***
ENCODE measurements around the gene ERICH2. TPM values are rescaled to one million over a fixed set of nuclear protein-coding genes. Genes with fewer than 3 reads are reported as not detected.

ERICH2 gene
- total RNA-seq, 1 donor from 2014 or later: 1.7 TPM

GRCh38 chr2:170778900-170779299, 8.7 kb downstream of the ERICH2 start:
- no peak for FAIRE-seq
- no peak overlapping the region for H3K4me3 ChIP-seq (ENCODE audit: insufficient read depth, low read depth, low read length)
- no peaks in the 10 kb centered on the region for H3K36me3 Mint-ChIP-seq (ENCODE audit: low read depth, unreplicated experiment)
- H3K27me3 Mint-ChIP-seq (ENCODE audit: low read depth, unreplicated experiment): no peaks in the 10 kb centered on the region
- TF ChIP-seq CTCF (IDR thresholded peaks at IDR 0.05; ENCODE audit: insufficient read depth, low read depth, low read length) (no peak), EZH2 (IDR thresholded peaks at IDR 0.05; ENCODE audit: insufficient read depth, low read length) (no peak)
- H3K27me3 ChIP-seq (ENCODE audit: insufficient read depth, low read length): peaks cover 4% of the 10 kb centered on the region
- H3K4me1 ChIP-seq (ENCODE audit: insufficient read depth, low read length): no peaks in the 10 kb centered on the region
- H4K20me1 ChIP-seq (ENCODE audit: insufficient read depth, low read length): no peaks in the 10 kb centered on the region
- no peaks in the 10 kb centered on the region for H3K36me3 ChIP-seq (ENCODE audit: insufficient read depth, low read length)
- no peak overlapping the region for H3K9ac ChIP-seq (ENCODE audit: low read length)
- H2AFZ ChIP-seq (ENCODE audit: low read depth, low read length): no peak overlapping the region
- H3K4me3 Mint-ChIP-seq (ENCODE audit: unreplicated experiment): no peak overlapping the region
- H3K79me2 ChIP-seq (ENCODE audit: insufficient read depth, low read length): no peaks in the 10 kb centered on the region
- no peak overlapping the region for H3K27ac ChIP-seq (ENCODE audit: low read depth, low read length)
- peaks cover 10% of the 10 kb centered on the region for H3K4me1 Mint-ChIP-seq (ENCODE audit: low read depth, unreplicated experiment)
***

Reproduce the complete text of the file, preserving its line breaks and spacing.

ENCODE measurements around the gene ERICH2. TPM values are rescaled to one million over a fixed set of nuclear protein-coding genes. Genes with fewer than 3 reads are reported as not detected.

ERICH2 gene
- total RNA-seq, 1 donor from 2014 or later: 1.7 TPM

GRCh38 chr2:170778900-170779299, 8.7 kb downstream of the ERICH2 start:
- no peak for FAIRE-seq
- no peak overlapping the region for H3K4me3 ChIP-seq (ENCODE audit: insufficient read depth, low read depth, low read length)
- no peaks in the 10 kb centered on the region for H3K36me3 Mint-ChIP-seq (ENCODE audit: low read depth, unreplicated experiment)
- H3K27me3 Mint-ChIP-seq (ENCODE audit: low read depth, unreplicated experiment): no peaks in the 10 kb centered on the region
- TF ChIP-seq CTCF (IDR thresholded peaks at IDR 0.05; ENCODE audit: insufficient read depth, low read depth, low read length) (no peak), EZH2 (IDR thresholded peaks at IDR 0.05; ENCODE audit: insufficient read depth, low read length) (no peak)
- H3K27me3 ChIP-seq (ENCODE audit: insufficient read depth, low read length): peaks cover 4% of the 10 kb centered on the region
- H3K4me1 ChIP-seq (ENCODE audit: insufficient read depth, low read length): no peaks in the 10 kb centered on the region
- H4K20me1 ChIP-seq (ENCODE audit: insufficient read depth, low read length): no peaks in the 10 kb centered on the region
- no peaks in the 10 kb centered on the region for H3K36me3 ChIP-seq (ENCODE audit: insufficient read depth, low read length)
- no peak overlapping the region for H3K9ac ChIP-seq (ENCODE audit: low read length)
- H2AFZ ChIP-seq (ENCODE audit: low read depth, low read length): no peak overlapping the region
- H3K4me3 Mint-ChIP-seq (ENCODE audit: unreplicated experiment): no peak overlapping the region
- H3K79me2 ChIP-seq (ENCODE audit: insufficient read depth, low read length): no peaks in the 10 kb centered on the region
- no peak overlapping the region for H3K27ac ChIP-seq (ENCODE audit: low read depth, low read length)
- peaks cover 10% of the 10 kb centered on the region for H3K4me1 Mint-ChIP-seq (ENCODE audit: low read depth, unreplicated experiment)